Using Appreciative Inquiry to Transform your Business

“Appreciative Inquiry is the cooperative search for the best in people, their organizations, and the world around them...(it) involves the art and practice of asking questions that strengthen a system’s capacity to heighten positive potential.”*

Appreciative Inquiry** (AI) was developed by David Cooperrider and Suresh Srivastva at Case Western Reserve University in 1987. They state that an organisation is a ‘miracle to be embraced rather than a problem to be solved’. It is a methodology for bringing about organisational (and human) change which seeks to identify, then amplify the positives in people and in businesses.

Organisations such as BP Castrol Marine, NASA, US Navy, Nielson and McDonalds have used Appreciative Inquiry to transform their organisations.

Appreciative Inquiry is:

  • Appreciative: looks for the positive
  • Applicable: practical and grounded in reality
  • Provocative: encourages risk taking
  • Collaborative: involves everyone

In actual fact, AI is almost the polar opposite of problem-solving.  In a work setting, rather than giving time and energy to the negative, it mobilizes individuals behind a positive vision for the future - a vision based on the amplification of results already achieved, values already embedded and behaviours already adopted.  Since it is based on doing more of what already exists (as identified by the very team members themselves) rather than being based on possibly fanciful and unrealistic goals, the vision for the future becomes all the more real and compelling to the team.

So how does it work in practice?4D Cycle Appreciative Inquiry

There is a recognised process for organisational and human change using AI, called the 4D cycle.  It incorporates the 4 phases of change (see image to the right).

"Appreciative Inquiry begins by identifying what is positive and connecting to it in ways that heighten energy and vision for change"***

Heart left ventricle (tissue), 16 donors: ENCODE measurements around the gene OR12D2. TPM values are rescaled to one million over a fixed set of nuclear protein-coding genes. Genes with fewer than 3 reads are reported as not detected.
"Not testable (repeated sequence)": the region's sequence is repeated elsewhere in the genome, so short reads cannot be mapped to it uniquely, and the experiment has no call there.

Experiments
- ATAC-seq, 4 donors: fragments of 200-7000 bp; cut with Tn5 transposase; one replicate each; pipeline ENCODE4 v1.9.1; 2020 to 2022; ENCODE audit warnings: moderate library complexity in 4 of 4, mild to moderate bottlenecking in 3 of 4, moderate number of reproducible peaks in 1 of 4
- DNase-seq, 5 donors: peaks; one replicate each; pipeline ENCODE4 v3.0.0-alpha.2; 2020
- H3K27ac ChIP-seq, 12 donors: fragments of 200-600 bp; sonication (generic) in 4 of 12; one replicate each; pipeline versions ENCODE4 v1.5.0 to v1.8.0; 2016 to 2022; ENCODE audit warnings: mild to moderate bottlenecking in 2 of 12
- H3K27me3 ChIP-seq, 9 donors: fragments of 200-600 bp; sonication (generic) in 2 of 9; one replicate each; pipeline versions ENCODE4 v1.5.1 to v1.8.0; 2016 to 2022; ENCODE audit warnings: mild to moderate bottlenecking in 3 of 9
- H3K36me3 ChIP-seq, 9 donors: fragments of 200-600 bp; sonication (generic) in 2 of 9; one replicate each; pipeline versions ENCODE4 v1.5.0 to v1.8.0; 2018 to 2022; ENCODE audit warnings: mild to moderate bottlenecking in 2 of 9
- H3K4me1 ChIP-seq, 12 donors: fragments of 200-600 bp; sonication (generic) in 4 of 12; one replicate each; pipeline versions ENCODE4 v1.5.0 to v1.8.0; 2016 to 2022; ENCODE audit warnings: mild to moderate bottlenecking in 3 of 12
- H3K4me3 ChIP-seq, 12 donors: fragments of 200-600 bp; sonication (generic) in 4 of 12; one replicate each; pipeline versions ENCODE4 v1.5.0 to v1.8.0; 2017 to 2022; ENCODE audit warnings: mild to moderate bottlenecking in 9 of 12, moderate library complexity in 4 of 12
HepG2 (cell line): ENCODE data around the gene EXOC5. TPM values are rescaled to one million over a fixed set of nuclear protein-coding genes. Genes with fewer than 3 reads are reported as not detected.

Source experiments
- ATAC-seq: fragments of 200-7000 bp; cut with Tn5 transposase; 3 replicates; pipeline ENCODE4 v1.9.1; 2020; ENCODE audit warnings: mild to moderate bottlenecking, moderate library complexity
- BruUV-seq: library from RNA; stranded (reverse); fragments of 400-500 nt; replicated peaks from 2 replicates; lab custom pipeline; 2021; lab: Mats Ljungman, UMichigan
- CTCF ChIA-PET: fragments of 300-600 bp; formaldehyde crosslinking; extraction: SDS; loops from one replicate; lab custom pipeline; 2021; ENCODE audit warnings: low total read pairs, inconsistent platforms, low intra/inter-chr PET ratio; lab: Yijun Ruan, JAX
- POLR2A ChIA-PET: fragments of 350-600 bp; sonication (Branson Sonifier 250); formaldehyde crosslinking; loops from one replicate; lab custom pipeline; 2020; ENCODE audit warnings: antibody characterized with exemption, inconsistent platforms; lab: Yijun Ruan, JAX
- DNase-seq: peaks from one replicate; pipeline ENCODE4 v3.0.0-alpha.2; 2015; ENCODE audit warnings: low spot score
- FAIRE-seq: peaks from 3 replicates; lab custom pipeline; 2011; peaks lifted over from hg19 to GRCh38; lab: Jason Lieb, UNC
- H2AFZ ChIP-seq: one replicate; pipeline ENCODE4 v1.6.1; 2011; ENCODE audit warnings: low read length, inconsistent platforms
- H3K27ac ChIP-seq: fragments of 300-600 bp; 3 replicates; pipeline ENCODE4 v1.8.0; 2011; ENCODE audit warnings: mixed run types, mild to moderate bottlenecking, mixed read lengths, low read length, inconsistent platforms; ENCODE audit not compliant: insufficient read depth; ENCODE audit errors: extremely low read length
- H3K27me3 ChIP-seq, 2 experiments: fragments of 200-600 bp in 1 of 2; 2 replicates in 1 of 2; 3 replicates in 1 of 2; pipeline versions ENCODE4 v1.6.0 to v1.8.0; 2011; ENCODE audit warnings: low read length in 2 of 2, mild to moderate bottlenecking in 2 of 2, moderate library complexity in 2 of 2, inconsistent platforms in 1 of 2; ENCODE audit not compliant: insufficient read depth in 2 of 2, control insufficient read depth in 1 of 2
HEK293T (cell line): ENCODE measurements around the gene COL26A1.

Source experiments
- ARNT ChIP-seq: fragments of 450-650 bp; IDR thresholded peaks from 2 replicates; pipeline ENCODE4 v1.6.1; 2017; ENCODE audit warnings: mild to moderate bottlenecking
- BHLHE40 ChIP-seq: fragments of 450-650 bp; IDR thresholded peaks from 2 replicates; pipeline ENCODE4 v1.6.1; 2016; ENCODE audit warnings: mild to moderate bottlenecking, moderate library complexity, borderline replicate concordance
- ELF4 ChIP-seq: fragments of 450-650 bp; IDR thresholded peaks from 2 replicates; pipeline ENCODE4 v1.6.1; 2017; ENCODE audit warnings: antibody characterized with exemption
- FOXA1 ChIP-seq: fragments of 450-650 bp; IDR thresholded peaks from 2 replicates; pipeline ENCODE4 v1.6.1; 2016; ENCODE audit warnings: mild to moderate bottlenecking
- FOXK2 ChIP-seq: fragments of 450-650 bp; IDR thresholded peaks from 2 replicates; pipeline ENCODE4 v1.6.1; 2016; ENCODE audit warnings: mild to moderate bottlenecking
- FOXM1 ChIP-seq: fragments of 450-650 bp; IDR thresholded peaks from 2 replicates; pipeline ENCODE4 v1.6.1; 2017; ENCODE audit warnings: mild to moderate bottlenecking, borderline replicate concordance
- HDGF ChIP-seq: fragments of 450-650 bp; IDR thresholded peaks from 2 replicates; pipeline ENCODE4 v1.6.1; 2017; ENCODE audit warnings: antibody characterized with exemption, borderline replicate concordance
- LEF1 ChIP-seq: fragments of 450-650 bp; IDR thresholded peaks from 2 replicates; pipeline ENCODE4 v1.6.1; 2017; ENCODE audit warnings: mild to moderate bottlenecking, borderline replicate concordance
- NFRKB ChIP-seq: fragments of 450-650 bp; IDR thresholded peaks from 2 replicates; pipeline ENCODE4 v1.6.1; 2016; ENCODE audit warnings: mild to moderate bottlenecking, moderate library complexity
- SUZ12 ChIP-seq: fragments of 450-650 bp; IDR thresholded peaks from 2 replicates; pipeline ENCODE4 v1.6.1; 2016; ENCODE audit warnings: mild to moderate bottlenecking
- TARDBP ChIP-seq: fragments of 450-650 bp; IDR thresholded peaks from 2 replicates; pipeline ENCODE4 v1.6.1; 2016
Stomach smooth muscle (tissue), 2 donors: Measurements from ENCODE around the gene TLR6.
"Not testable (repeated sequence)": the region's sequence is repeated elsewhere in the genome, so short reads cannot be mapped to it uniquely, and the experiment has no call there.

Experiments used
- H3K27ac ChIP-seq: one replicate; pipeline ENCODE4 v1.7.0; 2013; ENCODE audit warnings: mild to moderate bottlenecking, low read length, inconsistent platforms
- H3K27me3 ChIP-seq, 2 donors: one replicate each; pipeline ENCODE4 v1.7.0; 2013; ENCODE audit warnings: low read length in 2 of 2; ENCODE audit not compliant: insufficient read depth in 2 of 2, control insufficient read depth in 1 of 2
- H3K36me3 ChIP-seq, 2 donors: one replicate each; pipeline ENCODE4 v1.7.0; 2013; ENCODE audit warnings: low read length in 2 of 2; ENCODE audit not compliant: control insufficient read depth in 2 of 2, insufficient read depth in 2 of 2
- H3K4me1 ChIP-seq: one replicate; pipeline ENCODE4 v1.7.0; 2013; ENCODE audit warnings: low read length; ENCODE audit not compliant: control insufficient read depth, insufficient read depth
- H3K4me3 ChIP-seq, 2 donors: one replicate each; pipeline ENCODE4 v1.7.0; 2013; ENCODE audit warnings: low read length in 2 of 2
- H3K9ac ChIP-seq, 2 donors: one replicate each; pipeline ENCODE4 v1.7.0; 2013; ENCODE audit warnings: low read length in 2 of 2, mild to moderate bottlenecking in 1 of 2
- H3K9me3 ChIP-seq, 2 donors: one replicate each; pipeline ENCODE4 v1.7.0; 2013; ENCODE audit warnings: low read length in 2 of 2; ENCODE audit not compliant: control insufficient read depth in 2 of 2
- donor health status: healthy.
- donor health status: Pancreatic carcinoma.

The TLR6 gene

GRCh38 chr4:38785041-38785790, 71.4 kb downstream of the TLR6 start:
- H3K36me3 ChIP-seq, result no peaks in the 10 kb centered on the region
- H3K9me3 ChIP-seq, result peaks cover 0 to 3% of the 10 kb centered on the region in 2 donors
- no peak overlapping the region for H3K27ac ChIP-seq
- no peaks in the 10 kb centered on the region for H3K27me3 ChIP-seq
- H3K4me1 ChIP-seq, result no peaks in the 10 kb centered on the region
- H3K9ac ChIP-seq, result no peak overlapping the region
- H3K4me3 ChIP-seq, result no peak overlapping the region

So AI begins by finding out what is already working (the 'Discovery' phase). This involves questioning and language is key here. Instead of asking your team:

  • What problems are you having in your job?
  • Who is to blame?
  • What is missing? 

Your questions should focus on the positive:

  • What worked well in the past?
  • What achievements are you/and your team proud of?
  • What do you want more of?
  • How must it be in the future?

"It's (AI’s) assumption is simple: every organization has something that works right – things that give it life when it is most alive, effective, successful, and connected in healthy ways to its stakeholders and communities"***

Aside from creating a feel-good vibe around the office, how will a focus on the positive help your business?  Here are a few thoughts;

  1. What we focus on becomes our reality
  2. The language we use creates our reality
  3. If we carry forward parts of the past, they should be the best parts
  4. People have more confidence to journey to the future (the unknown) when they carry forward parts of the past (the known)

So by focusing on the positive and by using positive language, our reality - what we perceive as real - becomes more positive.  

 “…AI recognizes that every organization is an open system that depends on its human capital to bring its vision and purpose to life...the outcome of an AI initiative is a long-term positive change in the organization… AI is important because it works to bring the whole organization together to build upon its positive core. AI encourages people to work together to promote a better understanding of the human system, the heartbeat of the organization.”***

The process then moves through the ‘Dream’ phase (envisioning results) and the ‘Design’ phase (constructing the ideal) before entering the ‘Destiny’ phase where the focus is on adjusting strategies and sustaining momentum in order that the vision be achieved.

If you are interested in using Appreciative Inquiry in your business to generate innovative ideas and action, try these five things:

  • Learn about what stimulates innovation in your context
  • Use stories to jump start imagination
  • Ask generative questions
  • Dream together
  • Improvise destiny

Want to find out more?  Join us on November 3rd in Plymouth as we dive deeper in to the concept of Appreciative Inquiry and learn how it can transform your business.

*Cooperrider, D.L. & Whitney, D., “Appreciative Inquiry: A positive revolution in change.” In P. Holman & T. Devane (eds.), The Change Handbook, Berrett-Koehler Publishers, Inc., pages 245-263.

**AI (Appreciative Inquiry) - the US spelling of 'Inquiry' is widely adopted since the methodology was developed in the US.

***Cooperrider, David L; Whitney, Diana; and Stavros, Jacqueline M., Appreciative Inquiry Handbook: The First in a Series of AI Workbooks for Leaders of Change, Lakeshore Communications, 2003, Pages XVII – XIX

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